Pieter Hugo

Chief Client and Distribution Officer

December 2017

Reducing “bad luck” in retirement investing

A little-considered, but significant, risk when investing for retirement is “sequence of return risk” or “sequence risk”. This is when an investor ends up with less capital than expected at retirement, but has actually done everything right: made regular, sufficient investments for the prescribed number of years, stayed invested in the right assets, and even earned the correct targeted average return over time. How is this possible? Simply because they were unlucky: the sequence of investment returns they received, following the ups and downs of markets over time, ended up being unfavourable for them.

Take the example of two investors as shown in the graph, Joe and Jane. All of their investment parameters are identical, including their average investment return over 40 years. However, because Joe started investing three years earlier than Jane, the sequence of their annual returns ended up markedly different: their returns accumulated in different ways as the markets, and their capital, gained and lost value over the years, so that Joe ended up with some R1.5 million less at retirement than Jane. It was simply a matter of unlucky timing for Joe.

 Financial advisers and investors have no idea who will end up being unlucky when they start on their investment journey, since no one knows when market downturns will happen. Therefore everyone needs to incorporate some techniques for reducing sequence risk in their retirement planning. One of the primary ways is to build a well-diversified portfolio with enough growth assets (equities, property) to meet your longer-term goal, while also including income assets (bonds, cash) to cushion the market downturns. Such a balanced portfolio can reduce both the volatility of returns and the severity of negative return periods, without significantly impacting total returns earned.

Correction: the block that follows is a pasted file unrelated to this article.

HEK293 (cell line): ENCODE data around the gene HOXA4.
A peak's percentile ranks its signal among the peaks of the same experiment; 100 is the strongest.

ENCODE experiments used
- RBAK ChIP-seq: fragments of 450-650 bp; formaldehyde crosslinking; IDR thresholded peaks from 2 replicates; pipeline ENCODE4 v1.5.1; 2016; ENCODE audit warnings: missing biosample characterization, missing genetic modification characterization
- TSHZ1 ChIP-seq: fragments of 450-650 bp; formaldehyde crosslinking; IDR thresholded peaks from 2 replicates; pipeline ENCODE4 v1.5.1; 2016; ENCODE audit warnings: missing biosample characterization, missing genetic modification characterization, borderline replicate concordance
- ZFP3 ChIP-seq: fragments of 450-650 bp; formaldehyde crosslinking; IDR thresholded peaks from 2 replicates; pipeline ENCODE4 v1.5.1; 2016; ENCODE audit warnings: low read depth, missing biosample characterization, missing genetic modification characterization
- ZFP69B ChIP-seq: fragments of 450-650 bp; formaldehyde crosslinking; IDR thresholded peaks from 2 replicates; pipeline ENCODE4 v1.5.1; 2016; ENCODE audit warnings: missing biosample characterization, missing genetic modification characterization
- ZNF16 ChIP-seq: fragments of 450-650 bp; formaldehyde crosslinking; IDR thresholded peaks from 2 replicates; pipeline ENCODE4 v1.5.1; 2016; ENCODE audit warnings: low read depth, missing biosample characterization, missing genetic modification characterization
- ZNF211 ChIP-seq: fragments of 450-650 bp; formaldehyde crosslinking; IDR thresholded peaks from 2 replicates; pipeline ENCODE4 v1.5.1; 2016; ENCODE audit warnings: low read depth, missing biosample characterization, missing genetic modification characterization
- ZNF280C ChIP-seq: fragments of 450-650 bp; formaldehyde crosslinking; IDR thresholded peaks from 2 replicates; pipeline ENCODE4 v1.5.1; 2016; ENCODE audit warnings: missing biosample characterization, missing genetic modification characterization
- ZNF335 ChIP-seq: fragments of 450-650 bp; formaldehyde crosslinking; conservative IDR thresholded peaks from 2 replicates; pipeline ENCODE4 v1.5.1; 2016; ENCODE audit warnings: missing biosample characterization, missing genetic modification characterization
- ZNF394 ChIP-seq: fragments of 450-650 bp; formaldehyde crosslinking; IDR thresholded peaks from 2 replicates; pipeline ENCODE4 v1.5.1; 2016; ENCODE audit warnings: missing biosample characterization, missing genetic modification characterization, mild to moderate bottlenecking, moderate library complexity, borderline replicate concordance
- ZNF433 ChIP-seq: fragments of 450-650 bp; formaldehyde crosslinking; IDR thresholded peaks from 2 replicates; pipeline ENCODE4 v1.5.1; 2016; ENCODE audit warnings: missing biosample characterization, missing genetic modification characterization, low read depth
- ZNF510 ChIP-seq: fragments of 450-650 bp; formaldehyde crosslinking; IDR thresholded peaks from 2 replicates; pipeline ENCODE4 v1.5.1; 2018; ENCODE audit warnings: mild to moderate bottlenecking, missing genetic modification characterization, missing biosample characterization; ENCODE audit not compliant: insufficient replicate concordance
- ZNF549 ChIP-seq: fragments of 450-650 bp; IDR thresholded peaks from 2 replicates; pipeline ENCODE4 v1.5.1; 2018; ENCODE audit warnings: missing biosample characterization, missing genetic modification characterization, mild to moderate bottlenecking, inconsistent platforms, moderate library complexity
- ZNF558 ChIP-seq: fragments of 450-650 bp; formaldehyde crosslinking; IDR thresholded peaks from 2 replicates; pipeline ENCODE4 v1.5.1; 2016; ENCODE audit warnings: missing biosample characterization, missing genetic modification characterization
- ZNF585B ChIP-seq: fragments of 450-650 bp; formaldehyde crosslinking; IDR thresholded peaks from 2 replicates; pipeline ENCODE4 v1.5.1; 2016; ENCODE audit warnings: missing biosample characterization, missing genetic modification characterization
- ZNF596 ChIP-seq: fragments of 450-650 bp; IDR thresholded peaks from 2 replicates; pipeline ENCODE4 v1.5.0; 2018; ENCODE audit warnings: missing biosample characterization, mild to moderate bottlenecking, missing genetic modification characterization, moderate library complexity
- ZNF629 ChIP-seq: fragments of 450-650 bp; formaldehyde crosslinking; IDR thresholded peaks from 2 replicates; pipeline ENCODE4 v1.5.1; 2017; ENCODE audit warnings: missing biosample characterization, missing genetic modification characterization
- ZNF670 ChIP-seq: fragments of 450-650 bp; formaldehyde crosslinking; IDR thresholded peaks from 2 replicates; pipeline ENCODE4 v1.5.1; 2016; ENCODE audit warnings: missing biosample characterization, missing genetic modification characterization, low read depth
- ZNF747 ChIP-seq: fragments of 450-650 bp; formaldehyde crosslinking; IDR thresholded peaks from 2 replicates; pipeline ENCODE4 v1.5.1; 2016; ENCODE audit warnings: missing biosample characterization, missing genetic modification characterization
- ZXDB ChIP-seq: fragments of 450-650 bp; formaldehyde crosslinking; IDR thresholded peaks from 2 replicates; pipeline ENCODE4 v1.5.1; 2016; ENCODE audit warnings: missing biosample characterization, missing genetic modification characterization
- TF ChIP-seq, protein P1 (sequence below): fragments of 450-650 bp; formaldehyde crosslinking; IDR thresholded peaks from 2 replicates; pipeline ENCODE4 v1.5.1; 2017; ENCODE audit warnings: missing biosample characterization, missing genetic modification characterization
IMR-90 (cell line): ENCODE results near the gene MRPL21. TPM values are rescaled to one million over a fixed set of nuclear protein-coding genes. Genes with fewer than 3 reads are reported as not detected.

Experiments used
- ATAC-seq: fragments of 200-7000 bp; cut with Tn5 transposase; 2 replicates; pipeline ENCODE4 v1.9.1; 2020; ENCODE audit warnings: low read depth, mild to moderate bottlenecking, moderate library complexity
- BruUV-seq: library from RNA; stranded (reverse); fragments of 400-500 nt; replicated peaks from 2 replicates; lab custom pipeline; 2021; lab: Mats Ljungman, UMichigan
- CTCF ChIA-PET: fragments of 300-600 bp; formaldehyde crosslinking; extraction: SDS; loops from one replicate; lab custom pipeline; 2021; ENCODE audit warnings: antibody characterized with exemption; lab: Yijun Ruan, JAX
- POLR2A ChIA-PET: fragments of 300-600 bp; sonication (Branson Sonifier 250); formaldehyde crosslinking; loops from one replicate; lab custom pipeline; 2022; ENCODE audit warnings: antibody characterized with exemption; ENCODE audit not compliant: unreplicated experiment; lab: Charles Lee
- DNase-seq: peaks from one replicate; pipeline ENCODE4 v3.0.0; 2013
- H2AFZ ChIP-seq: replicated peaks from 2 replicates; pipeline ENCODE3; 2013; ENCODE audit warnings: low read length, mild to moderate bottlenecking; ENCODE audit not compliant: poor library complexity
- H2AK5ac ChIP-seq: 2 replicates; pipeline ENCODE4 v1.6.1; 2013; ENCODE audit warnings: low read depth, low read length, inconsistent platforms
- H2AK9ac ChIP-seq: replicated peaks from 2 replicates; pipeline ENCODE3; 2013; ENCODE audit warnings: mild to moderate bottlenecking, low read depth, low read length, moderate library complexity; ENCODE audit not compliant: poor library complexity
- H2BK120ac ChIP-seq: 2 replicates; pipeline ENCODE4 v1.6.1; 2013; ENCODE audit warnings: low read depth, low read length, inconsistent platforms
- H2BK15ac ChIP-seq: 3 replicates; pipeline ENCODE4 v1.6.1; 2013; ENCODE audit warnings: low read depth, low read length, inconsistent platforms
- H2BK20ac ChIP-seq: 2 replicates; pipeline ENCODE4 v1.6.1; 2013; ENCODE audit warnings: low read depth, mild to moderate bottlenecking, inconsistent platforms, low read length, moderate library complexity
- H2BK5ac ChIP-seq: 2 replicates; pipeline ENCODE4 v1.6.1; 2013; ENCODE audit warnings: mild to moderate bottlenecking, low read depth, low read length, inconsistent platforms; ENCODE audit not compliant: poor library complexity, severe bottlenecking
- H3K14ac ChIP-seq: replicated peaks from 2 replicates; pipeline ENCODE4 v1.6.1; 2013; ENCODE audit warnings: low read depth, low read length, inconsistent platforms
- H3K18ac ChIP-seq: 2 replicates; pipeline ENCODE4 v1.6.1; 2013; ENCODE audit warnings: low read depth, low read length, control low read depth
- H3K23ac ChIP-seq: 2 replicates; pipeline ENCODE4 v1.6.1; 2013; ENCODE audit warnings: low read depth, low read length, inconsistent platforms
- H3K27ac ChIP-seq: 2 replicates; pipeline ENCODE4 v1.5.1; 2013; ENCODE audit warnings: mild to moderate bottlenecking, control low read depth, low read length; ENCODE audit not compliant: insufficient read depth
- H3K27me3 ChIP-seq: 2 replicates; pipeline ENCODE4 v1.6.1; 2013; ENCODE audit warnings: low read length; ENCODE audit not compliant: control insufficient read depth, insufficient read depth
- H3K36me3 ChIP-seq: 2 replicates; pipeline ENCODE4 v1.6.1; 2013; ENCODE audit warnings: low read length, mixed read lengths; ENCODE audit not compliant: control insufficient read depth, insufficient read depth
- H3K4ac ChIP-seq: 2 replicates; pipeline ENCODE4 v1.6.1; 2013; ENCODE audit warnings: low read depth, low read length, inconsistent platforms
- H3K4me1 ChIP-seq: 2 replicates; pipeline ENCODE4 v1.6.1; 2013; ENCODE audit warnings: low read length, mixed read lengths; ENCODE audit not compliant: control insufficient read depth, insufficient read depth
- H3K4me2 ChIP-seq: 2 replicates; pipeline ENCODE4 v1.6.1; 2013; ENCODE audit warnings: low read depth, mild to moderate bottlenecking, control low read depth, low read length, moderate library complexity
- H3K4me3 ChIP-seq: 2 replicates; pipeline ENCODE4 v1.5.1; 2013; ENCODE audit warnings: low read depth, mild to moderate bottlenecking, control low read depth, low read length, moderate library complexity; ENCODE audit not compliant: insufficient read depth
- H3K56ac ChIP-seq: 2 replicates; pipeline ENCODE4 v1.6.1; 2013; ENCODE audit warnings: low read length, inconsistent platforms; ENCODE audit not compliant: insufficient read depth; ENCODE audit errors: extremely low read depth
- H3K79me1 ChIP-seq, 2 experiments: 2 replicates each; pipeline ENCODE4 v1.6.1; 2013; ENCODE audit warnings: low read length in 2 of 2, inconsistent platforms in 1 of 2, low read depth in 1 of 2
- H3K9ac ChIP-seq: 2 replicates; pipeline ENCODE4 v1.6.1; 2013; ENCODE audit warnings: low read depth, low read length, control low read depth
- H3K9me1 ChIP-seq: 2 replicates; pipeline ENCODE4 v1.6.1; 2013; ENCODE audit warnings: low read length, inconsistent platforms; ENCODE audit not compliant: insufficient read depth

Active asset management is also very important, since the manager can underweight asset classes that are overvalued in order to mitigate future losses in market downturns, and overweight undervalued assets where necessary. Thirdly, a valuation-sensitive approach to both stock selection and asset allocation can also help: historic performance data shows that buying assets at undervalued levels (compared to their history) increases the probability of enhanced future returns. And finally, some active fund managers like Prudential also design their funds to help compensate for market downturns, managing them to meet a longer-term return objective like retirement with a very risk-conscious approach.   

By implication, retirement solutions that employ a passive or fixed long-term asset allocation, and ignore asset valuations, can exacerbate sequence risk. The same can be said of target-date funds that have pre-determined paths that simply reduce equity weights as retirement approaches, without taking cognisance of the valuation of those assets at the time. Such methods can force investors into undesirable portfolio exposure, for example, by obliging them to sell equities when they are cheap. They focus on solving the wrong problem – high market volatility – when the true concern is falling short of your retirement goal. 

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